Digital Text Forensics

In times of ubiquitous information access and information generation this research field is becoming both exciting and challenging. The Webis research group contributes original ideas and algorithms to a number of text forensics tasks: text reuse, author identification, author profiling, Wikipedia vandalism analysis, Wikipedia quality analysis, and Wikipedia edit wars. In this regard, the most successful cross-language plagiarism retrieval model, called CL-ESA, has been developed in our group. Other contributions relate to effective Wikipedia retrieval models and analysis technology such as PU learning, and, as a kind of community service, the construction of more than 15 research corpora that are used by expert groups all over the world. Our internationally most visible activity is the PAN evaluation lab series, which we have initiated in 2007, and which we co-chair, scientifically and technically supervise, and host on our compute clusters.

Closely related to the text forensics activities is our Science 2.0 initiative: we are engaged in the ongoing discussion to render research results reproducible for the public and to render algorithms comparable. For this purpose we have been developing the experiment execution platform TIRA since five~years. TIRA provides strong features for the organization of shared tasks, such as a remote and completely sand-boxed execution of submitted code. Meanwhile, TIRA is used by several research groups in universities and research labs.

Argumentation and Language Technology

We believe that future information systems require the growing together of Information Retrieval (IR), Information Extraction (IE), Natural Language Processing (NLP), and selected fields from Artificial Intelligence (AI). This will become manifest, among others, in form of intelligent systems that automate basic capabilities for argumentation and debating. The Webis group has significantly intensified its research activities in this area and approaches this development from three perspectives. Firstly, by our paraphrasing research, including corpus construction and provision, machine learning analyses, and the development of highly efficient rephrasing technology such as Netspeak. Secondly, by developing effective, light-weight, and robust argumentation models that can be applied in the wild. Thirdly, by combining heuristic search technology with natural language expertise. Finally, we are also involved in the organization of the Dagstuhl Seminar 15512 on Debating Technologies.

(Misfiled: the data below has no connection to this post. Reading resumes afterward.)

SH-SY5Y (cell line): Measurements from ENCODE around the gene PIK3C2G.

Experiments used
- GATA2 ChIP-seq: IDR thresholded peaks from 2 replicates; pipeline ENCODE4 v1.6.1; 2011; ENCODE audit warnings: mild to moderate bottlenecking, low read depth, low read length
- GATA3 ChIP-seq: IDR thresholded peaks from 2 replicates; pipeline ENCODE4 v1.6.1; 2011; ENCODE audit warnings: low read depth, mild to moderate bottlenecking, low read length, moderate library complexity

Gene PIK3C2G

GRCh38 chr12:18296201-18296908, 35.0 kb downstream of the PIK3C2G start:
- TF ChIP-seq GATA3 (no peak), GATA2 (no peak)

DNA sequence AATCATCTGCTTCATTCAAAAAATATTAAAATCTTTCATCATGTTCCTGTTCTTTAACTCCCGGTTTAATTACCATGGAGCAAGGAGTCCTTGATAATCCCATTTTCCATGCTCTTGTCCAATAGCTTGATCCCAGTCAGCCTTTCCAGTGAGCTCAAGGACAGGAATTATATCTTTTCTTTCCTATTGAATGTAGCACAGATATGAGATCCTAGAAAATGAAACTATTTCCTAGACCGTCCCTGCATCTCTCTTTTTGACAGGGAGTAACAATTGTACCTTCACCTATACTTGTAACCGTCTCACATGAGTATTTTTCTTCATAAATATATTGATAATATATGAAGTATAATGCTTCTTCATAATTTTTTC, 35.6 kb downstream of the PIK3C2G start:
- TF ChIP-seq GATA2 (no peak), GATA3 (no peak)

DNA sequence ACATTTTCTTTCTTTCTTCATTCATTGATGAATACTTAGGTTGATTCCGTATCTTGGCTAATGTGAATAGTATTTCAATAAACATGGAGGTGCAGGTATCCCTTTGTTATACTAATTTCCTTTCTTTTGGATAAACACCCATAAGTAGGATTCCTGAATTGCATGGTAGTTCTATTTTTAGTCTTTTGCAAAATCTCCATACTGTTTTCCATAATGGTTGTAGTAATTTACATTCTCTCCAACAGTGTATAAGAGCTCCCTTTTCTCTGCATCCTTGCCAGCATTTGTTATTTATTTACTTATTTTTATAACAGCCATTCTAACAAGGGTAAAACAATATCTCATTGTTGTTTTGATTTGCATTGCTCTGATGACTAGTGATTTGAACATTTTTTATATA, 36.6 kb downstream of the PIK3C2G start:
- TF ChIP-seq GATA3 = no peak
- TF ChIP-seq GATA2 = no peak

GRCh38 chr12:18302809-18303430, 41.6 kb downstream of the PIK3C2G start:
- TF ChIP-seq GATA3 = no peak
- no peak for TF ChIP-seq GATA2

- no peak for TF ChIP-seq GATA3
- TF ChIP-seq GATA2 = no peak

Digital Engineering

Under this umbrella term we comprise those research activities of the Webis group where advanced information technologies are used to tackle complex engineering tasks. Examples include model-based diagnosis of large machines, interactive design exploration and expert critiquing in civil engineering, as well as tools for the exploration and automated analysis of huge amounts of simulation data. Obviously, most of these research activities require the Big Data analytics expertise of our group. Aside from new algorithms and paradigms also patents for simulation and diagnosis technology have been granted in the last years.


Tim Gollub, Michael Völske, Matthias Hagen, and Benno Stein. Dynamic Taxonomy Composition via Keyqueries. In Digital Libraries 2014: 14th ACM/IEEE Joint Conference on Digital Libraries (JCDL 2014), 18th International Conference on Theory and Practice of Digital Libraries (TPDL 2014), September 2014. ACM/IEEE.

Tim Gollub, Matthias Hagen, Maximilian Michel, and Benno Stein. From Keywords to Keyqueries: Content Descriptors for the Web. In Cathal Gurrin et al, editors, 36th International ACM Conference on Research and Development in Information Retrieval (SIGIR 13), pages 981-984, July 2013. ACM

Matthias Hagen, Martin Potthast, Anna Beyer, and Benno Stein. Towards Optimum Query Segmentation: In Doubt Without. In Xuewen Chen, Guy Lebanon, Haixun Wang, and Mohammed J. Zaki, editors, 21st ACM International Conference on Information and Knowledge Management (CIKM 12), pages 1015-1024, October 2012. ACM. ISBN 978-1-4503-1156-4.

Matthias Hagen, Benno Stein, and Tino Rüb. Query Session Detection as a Cascade. In Bettina Berendt et al, editors, 20th ACM International Conference on Information and Knowledge Management (CIKM 11), pages 147-152, October 2011. ACM. ISBN 978-1-4503-0717-8.

Benno Stein, Tim Gollub, and Dennis Hoppe. Search Result Presentation Based on Faceted Clustering. In Xuewen Chen, Guy Lebanon, Haixun Wang, and Mohammed J. Zaki, editors, 21st ACM International Conference on Information and Knowledge Management (CIKM 12), pages 1940-1944, October 2012. ACM. ISBN 978-1-4503-1156-4.